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Jon Stewart starts his show with an apology to Dick Molpus

Still buried in work, I hadn’t had a chance to post about Jon Stewart’s use of Dick Molpus as a stand-in for backwards Southern pollitians last week.

To Stewart’s credit, he began his show last night with a correction, crediting Molpus’s stands on the right side of civil rights issues.

While on the subject, last week David Brooks ran a tiradeabout the deadlock in Washington, saying neither the Republicans nor the Obama administration had a plan.  He pretty quickly ran a correction (well, he called it a postcript) added to the end of the column online, and today devotes his column to the “humiliation” of what he’d got wrong, and makes some explanation.  This is pretty major, because to a great degree the Times has a history of not doing much to correct op-ed columns on the apparent theory they are opinion.  Good for Brooks on this one.

11 comments to Jon Stewart starts his show with an apology to Dick Molpus

  • Chico Harris

    With David Broder gone, i think David Brooks is the most valuable columnist in America.
    Especially since The Oxford Eagle killed the Jim Dees column.

  • It always bothers me to see government spending described as “investment.” It can be, of course, but money spent on various social programs tends not to be analyzed very well. For example, government studies show that participation in Head Start provides no benefit to children once they reach fourth grade, and may even be harmful, yet we are constantly told we need to increase our “investment” in the program. It’s an investment with a zero percent return, if not a negative one.

  • Chico Harris

    CRZ: you forgot to provide a link to those “government studies”.

  • This summary by Education Week also has a link to the actual study in the first graph:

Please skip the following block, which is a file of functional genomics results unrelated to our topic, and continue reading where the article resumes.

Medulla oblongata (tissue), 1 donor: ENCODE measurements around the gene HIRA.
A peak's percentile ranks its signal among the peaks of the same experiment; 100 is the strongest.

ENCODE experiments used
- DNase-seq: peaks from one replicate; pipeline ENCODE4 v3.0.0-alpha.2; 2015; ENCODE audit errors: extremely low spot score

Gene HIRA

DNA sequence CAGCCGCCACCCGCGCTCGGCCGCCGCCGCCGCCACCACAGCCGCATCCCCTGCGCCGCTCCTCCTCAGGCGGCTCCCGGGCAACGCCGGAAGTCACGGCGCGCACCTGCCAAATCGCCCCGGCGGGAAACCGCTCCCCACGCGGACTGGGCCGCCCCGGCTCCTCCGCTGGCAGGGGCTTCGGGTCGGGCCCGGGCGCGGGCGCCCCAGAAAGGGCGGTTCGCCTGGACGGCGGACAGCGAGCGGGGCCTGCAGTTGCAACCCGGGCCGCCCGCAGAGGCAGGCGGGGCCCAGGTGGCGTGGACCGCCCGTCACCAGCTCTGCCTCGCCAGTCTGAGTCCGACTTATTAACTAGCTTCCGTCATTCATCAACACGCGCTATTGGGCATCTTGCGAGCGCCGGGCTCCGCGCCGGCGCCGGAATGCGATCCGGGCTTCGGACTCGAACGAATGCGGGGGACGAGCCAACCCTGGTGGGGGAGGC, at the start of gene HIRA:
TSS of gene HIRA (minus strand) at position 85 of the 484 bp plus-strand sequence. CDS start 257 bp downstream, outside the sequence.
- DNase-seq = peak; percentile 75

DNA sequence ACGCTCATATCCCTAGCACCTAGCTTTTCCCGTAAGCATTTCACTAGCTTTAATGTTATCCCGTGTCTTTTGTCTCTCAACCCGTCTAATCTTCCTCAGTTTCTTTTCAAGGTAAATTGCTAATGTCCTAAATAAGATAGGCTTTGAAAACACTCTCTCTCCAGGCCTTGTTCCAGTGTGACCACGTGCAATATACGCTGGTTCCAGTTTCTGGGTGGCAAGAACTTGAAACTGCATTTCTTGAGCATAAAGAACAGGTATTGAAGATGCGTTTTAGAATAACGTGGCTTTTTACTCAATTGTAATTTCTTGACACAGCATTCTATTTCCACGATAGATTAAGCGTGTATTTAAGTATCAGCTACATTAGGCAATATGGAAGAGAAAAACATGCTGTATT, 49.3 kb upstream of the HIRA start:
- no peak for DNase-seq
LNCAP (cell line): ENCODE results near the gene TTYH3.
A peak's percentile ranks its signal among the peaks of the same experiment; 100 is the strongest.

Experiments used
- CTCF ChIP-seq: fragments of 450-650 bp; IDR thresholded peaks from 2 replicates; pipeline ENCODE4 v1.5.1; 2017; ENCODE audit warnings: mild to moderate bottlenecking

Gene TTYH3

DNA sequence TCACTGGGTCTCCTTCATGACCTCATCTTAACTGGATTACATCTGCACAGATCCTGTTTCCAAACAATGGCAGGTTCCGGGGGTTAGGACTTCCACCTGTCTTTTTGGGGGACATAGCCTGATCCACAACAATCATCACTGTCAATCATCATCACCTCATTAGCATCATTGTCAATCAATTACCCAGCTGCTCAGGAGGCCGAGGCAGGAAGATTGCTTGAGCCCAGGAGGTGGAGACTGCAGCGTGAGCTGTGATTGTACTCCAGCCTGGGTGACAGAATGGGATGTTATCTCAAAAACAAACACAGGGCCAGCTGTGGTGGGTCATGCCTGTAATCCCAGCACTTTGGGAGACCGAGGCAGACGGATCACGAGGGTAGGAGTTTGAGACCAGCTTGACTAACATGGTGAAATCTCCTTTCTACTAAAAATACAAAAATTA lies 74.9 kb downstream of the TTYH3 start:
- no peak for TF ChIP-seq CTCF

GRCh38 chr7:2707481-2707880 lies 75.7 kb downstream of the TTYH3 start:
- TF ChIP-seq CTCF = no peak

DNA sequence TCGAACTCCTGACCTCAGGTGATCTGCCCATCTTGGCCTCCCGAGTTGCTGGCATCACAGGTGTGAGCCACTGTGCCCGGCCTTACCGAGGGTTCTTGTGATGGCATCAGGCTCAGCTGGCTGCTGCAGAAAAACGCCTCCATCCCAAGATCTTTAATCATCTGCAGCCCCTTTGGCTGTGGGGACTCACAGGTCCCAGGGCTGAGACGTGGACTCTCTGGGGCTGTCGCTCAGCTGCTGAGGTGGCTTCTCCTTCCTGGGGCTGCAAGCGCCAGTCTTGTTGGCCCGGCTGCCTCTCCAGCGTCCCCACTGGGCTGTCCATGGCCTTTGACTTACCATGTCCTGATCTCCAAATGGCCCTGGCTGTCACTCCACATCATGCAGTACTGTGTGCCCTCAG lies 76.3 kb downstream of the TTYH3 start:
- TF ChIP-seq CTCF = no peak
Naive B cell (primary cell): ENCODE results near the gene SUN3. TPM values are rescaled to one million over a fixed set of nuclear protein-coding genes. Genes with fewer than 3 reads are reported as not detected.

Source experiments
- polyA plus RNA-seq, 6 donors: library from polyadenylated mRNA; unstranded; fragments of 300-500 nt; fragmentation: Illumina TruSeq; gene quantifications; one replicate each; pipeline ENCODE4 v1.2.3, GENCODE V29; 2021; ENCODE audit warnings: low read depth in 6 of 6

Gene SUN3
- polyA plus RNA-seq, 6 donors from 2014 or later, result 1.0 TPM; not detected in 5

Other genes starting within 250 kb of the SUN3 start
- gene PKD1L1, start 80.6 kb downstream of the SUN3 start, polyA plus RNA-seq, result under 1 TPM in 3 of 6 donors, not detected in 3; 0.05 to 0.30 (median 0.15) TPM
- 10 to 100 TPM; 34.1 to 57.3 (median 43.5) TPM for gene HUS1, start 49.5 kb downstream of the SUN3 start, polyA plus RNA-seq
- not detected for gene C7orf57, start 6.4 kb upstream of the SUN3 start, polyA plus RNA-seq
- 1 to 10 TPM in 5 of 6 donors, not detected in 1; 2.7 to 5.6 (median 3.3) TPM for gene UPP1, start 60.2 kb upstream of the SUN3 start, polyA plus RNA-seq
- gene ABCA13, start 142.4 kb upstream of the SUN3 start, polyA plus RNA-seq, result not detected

http://blogs.edweek.org/edweek/early_years/2012/12/head_start_advantages_mostly_gone_by_third_grade_study_finds.html

    Of course, the release of this study was conveniently delayed until after the election.

    (A similar government study three or four years ago came up with similar results).

  • James

    Interesting “apology” and setting the record straight. He now “acknowledges” that the Obama administration has offered a “plan” to avoid sequestration other than taxing the rich. I don’t remember seeing such a plan, but I will accept his statement. However, he doesn’t bother to acknowledge that the Republicans in the House have offered plans and budgets for a couple of years, all to be dismisse by the Dems in the Senate and the President. He might not like those plans either, but it is awfully one-sided to apologize to the Pres while not recognizing there have been plans presented by he Repubs.

    As to the Molpus issue, the apology from Stewart is appropriate. But I still wonder what Jerry Mitchell’s story would have been (under the same circumstances) if the responsibility for forwarding the amendment’s approval had been given to Governor Fordice. Probably would have been some large, racial motive for the failure of it having been submitted.

  • Researcher

    If “participation in Head Start provides no benefit to children once they reach fourth grade,” maybe the problem is in lower elementary school and not in Head Start. If kids come out of Head Start ahead, but lose that advantage by the fourth grade, why blame Head Start and not the three years after Head Start? The purpose is to prepare the kids for K and 1st grade. Then it is elementary schools’ job from there.

    By my junior year in college, the prep school grads no longer had much of an academic advantage over those of us from weak public schools. Does that prove that prep schools are a waste of money?

    The Republican proposal to replace Head Start is to block grant the money to the states who would then distribute it to the public school districts, I guess so they can give up on the kids even sooner than the fourth grade.